At the 50-acre Glacier Gardens in Alaska, designers added an unusual flair by uprooting more than twenty hemlock and spruce trees, flipping them over, and using the trunks as natural flower pots:
During the rehabilitation process, Steve was developing the lower landscaped gardens using a large piece of rented equipment to arrange the masses of soil, roots, plants, trees, and rock dragged down the mountain during the landslide. During the last few hours of equipment rental, the equipment was damaged while moving a large boulder. This boulder has become known as “Steve’s Rock” and is the centerpiece of one of the many waterfalls flowing through Glacier Gardens. Full of frustration about the large repair bill he was sure to see, he used the equipment to pick up a large tree stump and slammed the inverted stump into the ground trunk first. The tree stuck into the soft mud upside down and as the roots hung like the vines of a petunia basket, it only took moments before he had a vision of how to recycle the trees cleared from the development of the property: The Upside Down “Flower Towers.” Each flower tower is made by inverting spruce or hemlock trees with the root ball pointing towards the sky. The stock of the trunk buried 5-7 ft, netting on top, mosses laid down, and nearly 75 – 100 plants planted every year for guest enjoyment.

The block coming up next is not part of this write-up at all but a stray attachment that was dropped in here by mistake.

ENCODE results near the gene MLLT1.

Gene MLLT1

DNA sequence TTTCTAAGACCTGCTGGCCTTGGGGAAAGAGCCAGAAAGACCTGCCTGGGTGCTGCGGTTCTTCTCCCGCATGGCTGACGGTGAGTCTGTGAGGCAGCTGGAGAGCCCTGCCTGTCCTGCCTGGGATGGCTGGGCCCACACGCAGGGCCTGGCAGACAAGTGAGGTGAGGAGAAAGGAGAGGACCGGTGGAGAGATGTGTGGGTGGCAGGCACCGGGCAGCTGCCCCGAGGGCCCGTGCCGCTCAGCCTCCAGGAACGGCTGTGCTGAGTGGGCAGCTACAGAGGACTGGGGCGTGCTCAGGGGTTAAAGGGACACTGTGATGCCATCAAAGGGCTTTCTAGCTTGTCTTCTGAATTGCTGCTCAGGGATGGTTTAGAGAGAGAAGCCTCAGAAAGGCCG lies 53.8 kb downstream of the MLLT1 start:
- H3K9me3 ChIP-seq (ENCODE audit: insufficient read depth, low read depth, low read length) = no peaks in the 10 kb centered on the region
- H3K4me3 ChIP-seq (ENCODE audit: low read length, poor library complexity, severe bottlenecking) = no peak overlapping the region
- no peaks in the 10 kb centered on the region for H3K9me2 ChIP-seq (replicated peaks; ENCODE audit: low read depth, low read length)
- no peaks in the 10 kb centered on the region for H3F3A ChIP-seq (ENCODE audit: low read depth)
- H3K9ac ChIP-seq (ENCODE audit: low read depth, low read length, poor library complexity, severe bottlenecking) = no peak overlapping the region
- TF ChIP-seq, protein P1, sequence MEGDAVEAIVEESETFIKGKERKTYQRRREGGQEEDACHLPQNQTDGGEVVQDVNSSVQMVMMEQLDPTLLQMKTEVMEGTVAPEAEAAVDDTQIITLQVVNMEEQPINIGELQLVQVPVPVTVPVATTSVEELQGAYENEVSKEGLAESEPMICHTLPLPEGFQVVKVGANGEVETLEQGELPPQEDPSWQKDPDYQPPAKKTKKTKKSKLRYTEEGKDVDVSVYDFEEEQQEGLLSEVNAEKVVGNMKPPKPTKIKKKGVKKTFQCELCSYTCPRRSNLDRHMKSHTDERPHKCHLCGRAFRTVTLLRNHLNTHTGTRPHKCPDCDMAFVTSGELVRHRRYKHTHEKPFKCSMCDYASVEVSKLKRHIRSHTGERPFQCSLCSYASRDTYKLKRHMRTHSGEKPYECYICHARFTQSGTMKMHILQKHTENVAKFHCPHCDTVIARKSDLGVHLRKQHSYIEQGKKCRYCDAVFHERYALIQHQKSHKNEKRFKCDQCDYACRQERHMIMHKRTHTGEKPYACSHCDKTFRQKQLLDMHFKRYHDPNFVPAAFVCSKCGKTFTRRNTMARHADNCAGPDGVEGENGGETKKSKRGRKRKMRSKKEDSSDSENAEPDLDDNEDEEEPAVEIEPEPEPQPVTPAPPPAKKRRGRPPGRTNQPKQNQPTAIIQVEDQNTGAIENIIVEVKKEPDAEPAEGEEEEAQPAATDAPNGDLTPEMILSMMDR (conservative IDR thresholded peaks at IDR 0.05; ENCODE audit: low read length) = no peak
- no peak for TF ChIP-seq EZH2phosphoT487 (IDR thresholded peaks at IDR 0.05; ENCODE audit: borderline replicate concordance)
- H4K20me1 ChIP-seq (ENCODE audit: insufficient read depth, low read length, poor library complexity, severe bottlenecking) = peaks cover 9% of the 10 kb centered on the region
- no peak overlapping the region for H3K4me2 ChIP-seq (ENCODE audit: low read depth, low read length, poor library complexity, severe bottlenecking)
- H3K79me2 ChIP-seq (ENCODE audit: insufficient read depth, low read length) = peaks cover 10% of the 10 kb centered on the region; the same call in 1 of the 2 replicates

Official Website via Urlesque (where there are many marvelous pictures)
Image by flickr user John & Peggy Bromley used under creative commons license